6. What about elder care in Romania at this time?  “There is much to share here; Romania is at the historical crossroads of Europe.  The discovery of insulin, invention of the fountain pen, and jet engine – all Romanian.  Since the end of communism there has been a technical and medical revolution, bringing Romania back to the forefront.  E.U. funding has allowed the latest medical equipment to flood into this developing economy.  But more importantly it’s the people; there is a certain passion about them, a positive energy that is undeniable.  I see it in the eyes of the nurses; they get it!”

To learn more by communicating with Dave Duce directly, go to:  angelsrespite@hotmail.com.

 

 

 

 

Caring Long Distance

My Aunt Eunice has resided in a nursing home since 1982 when her hip gave way due to osteoporosis at the age of 55.  Like my grandmother, my aunt always walked with a limp.  She was my dad’s younger sister and was dearly loved by her family, loved perhaps too much in that, having some developmental delays, she was protected at home and never ventured out for any kind of employment.

Only 14 years older than I, my aunt was fun to be with.  My grandfather always kept her favorite snacks at the ready, such as Royal Crown Cola and ‘Brown Mules’ in the freezer.  They bought her a piano and made sure she had lessons for years.  (That piano never seemed in tune!)  But since I didn’t have a piano, I gravitated to hers and taught myself to play hymns and other tunes when we visited.  My aunt only made it in public school through the 4th grade, but she was my buddy growing up.

After the hip fracture in 1982, she never really walked again.  She is now 88, and I am her guardian and long-distance caregiver.  My mother did this for her as long as she was able.

Our grandfather provided well for my aunt, but when her money eventually ran out, she had to rely on Medicaid.  As I may have told you previously, I visit her every few months.  Our outing for the day includes going out for breakfast and then to a store like Wal Mart to shop for whatever she needs.  Since she can’t walk, we enjoy breakfast in the car and she waits while I shop.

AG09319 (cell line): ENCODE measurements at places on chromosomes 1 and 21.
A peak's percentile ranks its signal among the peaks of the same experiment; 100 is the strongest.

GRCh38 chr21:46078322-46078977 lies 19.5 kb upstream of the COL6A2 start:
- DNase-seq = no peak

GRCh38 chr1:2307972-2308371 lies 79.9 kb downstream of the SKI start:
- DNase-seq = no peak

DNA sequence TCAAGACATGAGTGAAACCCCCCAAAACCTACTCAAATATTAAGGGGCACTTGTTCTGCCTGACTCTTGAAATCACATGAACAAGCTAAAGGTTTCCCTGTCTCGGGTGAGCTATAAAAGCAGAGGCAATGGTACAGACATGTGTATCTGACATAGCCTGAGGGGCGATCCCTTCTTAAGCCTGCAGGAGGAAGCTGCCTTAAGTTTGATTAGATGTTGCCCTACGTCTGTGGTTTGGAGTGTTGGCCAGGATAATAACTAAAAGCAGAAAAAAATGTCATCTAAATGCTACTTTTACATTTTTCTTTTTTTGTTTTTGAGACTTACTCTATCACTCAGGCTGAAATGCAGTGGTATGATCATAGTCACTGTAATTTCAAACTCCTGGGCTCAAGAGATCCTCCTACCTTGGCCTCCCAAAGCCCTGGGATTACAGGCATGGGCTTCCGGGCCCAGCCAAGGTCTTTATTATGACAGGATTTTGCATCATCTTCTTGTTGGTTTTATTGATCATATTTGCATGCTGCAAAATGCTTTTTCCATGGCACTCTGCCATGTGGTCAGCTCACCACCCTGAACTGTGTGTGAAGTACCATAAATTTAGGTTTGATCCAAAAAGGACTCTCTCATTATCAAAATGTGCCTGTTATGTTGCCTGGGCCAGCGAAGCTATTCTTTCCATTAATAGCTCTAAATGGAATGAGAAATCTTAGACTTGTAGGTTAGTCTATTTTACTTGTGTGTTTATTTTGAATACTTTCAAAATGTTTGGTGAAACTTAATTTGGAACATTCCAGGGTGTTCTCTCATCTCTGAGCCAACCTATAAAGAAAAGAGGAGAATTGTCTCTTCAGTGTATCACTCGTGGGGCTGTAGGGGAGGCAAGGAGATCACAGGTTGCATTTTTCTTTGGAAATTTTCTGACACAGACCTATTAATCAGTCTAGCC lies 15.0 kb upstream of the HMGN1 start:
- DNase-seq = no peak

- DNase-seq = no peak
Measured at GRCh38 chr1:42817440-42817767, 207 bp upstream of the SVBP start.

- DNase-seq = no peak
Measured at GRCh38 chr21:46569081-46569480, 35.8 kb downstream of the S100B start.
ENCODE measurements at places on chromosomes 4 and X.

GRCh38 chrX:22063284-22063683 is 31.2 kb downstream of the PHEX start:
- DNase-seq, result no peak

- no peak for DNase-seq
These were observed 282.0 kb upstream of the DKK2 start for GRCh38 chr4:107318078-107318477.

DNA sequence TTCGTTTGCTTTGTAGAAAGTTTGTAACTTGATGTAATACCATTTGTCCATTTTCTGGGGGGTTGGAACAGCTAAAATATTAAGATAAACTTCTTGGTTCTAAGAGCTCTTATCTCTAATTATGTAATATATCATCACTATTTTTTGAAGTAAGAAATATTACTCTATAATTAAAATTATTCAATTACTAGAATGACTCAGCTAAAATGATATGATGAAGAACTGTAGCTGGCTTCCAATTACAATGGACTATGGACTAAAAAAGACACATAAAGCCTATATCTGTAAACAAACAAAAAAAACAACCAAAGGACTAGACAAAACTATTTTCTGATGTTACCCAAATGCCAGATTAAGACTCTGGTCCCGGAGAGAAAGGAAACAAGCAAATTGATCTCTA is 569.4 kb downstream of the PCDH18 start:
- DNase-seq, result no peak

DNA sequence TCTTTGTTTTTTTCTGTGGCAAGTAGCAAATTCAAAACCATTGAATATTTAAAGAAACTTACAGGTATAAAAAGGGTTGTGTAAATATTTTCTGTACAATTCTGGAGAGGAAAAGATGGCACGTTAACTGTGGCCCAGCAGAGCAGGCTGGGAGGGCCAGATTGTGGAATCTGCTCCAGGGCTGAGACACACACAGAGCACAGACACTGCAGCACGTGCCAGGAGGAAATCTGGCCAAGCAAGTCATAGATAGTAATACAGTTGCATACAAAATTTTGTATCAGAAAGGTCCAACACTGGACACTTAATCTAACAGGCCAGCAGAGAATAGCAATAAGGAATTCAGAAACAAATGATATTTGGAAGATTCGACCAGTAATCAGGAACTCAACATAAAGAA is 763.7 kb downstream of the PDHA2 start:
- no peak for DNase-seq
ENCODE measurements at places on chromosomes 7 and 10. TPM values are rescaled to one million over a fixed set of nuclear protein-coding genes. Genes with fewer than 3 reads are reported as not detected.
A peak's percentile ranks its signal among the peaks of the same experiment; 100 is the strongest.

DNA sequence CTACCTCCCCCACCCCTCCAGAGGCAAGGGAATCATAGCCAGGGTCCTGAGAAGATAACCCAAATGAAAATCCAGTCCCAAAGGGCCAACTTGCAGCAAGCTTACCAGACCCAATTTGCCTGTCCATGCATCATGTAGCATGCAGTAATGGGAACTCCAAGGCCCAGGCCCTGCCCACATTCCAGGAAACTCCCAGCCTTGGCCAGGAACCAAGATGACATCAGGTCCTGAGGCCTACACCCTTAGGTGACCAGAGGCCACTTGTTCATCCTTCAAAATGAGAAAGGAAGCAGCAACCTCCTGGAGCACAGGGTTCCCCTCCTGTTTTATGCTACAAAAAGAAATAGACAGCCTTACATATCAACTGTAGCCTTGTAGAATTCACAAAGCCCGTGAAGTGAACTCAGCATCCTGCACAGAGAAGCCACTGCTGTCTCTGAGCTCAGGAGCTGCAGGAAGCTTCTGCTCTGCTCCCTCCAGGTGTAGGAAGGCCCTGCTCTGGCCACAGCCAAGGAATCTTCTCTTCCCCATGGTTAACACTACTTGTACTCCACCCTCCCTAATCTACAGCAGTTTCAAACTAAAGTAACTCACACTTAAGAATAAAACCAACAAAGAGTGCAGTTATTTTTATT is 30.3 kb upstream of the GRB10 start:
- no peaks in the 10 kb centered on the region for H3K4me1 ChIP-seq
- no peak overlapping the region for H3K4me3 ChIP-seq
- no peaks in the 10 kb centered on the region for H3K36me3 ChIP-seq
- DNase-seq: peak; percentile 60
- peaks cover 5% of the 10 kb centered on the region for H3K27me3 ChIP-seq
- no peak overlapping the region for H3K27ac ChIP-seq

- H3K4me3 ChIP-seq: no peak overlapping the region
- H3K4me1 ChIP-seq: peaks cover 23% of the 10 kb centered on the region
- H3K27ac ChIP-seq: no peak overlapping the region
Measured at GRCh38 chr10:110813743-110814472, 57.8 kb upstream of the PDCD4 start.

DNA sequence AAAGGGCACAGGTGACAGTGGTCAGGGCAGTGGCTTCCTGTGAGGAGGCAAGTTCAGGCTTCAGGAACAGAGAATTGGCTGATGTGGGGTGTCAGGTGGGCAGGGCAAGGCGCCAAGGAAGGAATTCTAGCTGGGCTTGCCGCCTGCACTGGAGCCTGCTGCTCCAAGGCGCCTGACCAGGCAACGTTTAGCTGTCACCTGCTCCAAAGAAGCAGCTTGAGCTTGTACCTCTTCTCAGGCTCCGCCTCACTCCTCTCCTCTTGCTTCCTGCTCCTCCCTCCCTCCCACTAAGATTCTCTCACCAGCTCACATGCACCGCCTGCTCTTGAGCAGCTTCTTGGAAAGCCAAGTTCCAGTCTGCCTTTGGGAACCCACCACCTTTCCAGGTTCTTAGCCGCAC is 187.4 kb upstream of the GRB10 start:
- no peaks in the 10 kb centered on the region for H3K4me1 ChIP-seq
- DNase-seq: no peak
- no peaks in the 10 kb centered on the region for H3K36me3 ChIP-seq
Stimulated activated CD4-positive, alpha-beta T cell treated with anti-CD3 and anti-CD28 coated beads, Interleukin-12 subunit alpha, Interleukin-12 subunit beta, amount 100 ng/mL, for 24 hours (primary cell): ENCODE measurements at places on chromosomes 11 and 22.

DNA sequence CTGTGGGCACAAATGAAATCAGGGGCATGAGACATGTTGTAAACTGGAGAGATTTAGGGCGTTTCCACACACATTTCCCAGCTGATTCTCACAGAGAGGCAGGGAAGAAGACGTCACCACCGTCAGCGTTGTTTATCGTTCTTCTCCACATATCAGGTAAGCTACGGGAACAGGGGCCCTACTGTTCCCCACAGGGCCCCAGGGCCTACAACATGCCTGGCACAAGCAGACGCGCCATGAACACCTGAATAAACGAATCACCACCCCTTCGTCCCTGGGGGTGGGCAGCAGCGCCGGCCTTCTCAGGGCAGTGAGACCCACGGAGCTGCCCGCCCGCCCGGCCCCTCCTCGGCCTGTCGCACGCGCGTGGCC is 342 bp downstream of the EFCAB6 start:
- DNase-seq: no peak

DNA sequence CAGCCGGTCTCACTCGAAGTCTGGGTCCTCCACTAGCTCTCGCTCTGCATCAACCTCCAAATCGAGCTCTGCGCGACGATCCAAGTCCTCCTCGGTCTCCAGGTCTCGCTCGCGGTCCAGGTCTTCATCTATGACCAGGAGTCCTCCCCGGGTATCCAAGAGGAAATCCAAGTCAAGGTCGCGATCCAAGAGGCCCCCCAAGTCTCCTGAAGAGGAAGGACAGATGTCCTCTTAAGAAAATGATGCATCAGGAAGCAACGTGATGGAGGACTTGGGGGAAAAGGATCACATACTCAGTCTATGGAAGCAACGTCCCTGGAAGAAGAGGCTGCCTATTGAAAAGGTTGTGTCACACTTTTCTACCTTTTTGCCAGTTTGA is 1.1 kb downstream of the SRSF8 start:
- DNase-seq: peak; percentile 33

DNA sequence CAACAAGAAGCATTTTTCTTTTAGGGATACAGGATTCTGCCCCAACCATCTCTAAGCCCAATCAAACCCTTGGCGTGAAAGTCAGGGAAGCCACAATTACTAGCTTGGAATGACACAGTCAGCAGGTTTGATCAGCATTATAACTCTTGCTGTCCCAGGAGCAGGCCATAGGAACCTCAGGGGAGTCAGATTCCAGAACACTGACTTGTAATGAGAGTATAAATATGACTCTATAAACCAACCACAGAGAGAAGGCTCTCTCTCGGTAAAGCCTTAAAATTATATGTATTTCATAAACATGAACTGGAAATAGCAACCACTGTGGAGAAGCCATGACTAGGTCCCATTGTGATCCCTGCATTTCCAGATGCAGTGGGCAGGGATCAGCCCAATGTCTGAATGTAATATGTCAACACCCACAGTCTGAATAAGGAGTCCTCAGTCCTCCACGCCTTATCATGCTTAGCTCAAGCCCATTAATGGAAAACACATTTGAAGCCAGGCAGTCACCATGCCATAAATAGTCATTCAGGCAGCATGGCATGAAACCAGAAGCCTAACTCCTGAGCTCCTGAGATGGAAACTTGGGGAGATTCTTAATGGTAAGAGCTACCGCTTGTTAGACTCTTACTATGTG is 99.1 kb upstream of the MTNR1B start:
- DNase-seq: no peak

This arrangement has been good for a number of years.  However since my husband’s health has become fragile over the past several months, I can’t leave him overnight like I used to.

Not wanting to neglect my aunt, I came up with an idea early today on a way to let her know she is still loved.  Online I discovered there to be a grocery store within a mile of my aunt’s nursing home.  And this grocery has a fax line!

So late this afternoon my Aunt Eunice was able to enjoy a Dr. Pepper and a slice of cheese from her stash of goodies delivered by the store.

Meet Caregiver Amy Goyer

For many of us our days come down to a constant juggle between managing life, work, and caregiving.  I would like you to meet Amy Goyer, who is a primary caregiver to her parents ages 85 and 88.  She also happens to be AARP’s Family Expert and media spokesperson on a variety of caregiving issues.

November happens to be NATIONAL CAREGIVERS month.  I found a recent recorded interview with Amy Goyer most refreshing with insightful, practical ideas and suggestions.  To enjoy her interview click here.

She is the author of Juggling Life, Work, and Caregiving, loaded with tips on how to manage caregiving along with life and work.  This book is available at a discount through Amazon.com.

Is the Effort Worth It?

“Momma has very little recall with short term memory, so a card or a phone call would be enough. We all just do the best we can.”   Those were my cousin’s words for me as I was trying to decide about attending her mother’s 95th B-day celebration (out of state) set for this weekend.  I believe she had resigned herself to ‘the way things are.’

It is true, with moderate dementia, my aunt may not remember that I came to see her within a few hours after I leave.  Though she may not remember I was there, I will know that I was a part of her special day.  And her caregivers, my cousins, will feel the peace and support of having had family together, even if only for a few hours.

Thinking back to that period when my own mom was living in a nursing home miles from her loved ones and remembering a few of those slow, quiet Saturdays we used to spend together, I used to debate whether to call a few family members and say hi, or should just not bother them.  At those times I felt isolated and a bit unloved.  I wonder if our family thought that because she had dementia, that my mom had no feelings.

When family were able to make the drive to visit, I could sense her pleasure and delight as we sat quietly together.  As her disease progressed, she lost the ability to speak.  But even so, when her family showed up, there was a peace and contentment that filled the air for both of us.

What does one get a 95-year-old for her birthday? —  For my Aunt G I settled on an inexpensive necklace she can wear around her neck anytime with no fuss.

Whenever I call my cousin, as we end the phone visit, she usually asks, “Would you like to speak with Momma?”  And I always do.  My aunt has been slipping a bit with her memory for quite some time, but she can always keep up the conversation for a few moments if I do my part, asking easy questions about is she feeling well and maybe the weather.  She is still able to keep up ‘appearances’.

As many of us caregivers know, whether it be through a phone call, a note or perhaps a visit, the deep joy of connection in the moment can mean much to a loved one and their caregivers.